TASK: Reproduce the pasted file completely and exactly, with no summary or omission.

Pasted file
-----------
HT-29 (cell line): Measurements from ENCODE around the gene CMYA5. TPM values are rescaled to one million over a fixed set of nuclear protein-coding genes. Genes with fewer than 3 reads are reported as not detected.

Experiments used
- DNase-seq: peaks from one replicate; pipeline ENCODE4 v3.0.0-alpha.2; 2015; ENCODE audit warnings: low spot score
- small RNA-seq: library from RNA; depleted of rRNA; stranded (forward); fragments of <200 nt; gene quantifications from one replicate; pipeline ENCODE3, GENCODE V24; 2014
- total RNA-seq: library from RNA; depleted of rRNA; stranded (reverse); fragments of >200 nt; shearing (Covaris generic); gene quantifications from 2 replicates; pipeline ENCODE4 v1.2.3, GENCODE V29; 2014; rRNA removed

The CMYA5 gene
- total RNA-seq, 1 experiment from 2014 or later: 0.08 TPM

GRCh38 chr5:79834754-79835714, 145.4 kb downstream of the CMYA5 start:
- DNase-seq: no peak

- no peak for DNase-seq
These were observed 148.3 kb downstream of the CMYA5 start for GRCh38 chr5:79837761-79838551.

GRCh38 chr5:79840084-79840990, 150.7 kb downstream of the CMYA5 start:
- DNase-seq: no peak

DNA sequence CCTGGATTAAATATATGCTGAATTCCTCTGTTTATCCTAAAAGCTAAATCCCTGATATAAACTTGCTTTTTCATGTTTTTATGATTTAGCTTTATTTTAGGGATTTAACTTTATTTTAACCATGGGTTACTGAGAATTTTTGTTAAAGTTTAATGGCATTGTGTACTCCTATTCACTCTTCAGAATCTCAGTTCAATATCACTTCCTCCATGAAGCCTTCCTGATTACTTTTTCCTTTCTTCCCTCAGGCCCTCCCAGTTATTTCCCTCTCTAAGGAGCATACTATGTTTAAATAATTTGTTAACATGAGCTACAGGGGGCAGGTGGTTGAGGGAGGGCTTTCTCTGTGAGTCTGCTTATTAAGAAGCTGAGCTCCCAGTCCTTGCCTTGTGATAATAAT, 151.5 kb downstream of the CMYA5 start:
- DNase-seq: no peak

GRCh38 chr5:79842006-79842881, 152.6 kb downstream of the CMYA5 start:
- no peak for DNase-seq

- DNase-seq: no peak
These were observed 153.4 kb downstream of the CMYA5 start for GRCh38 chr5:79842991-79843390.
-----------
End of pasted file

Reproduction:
HT-29 (cell line): Measurements from ENCODE around the gene CMYA5. TPM values are rescaled to one million over a fixed set of nuclear protein-coding genes. Genes with fewer than 3 reads are reported as not detected.

Experiments used
- DNase-seq: peaks from one replicate; pipeline ENCODE4 v3.0.0-alpha.2; 2015; ENCODE audit warnings: low spot score
- small RNA-seq: library from RNA; depleted of rRNA; stranded (forward); fragments of <200 nt; gene quantifications from one replicate; pipeline ENCODE3, GENCODE V24; 2014
- total RNA-seq: library from RNA; depleted of rRNA; stranded (reverse); fragments of >200 nt; shearing (Covaris generic); gene quantifications from 2 replicates; pipeline ENCODE4 v1.2.3, GENCODE V29; 2014; rRNA removed

The CMYA5 gene
- total RNA-seq, 1 experiment from 2014 or later: 0.08 TPM

GRCh38 chr5:79834754-79835714, 145.4 kb downstream of the CMYA5 start:
- DNase-seq: no peak

- no peak for DNase-seq
These were observed 148.3 kb downstream of the CMYA5 start for GRCh38 chr5:79837761-79838551.

GRCh38 chr5:79840084-79840990, 150.7 kb downstream of the CMYA5 start:
- DNase-seq: no peak

DNA sequence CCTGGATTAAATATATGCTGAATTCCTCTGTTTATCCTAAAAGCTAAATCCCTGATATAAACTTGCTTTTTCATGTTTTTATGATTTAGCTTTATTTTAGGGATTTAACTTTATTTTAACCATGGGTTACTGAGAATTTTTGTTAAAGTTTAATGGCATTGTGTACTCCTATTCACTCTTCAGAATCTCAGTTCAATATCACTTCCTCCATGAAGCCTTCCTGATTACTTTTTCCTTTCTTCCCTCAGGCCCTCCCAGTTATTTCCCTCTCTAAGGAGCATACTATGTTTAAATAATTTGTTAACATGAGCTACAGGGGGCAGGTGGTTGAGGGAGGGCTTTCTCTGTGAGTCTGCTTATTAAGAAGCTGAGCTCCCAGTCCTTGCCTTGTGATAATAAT, 151.5 kb downstream of the CMYA5 start:
- DNase-seq: no peak

GRCh38 chr5:79842006-79842881, 152.6 kb downstream of the CMYA5 start:
- no peak for DNase-seq

- DNase-seq: no peak
These were observed 153.4 kb downstream of the CMYA5 start for GRCh38 chr5:79842991-79843390.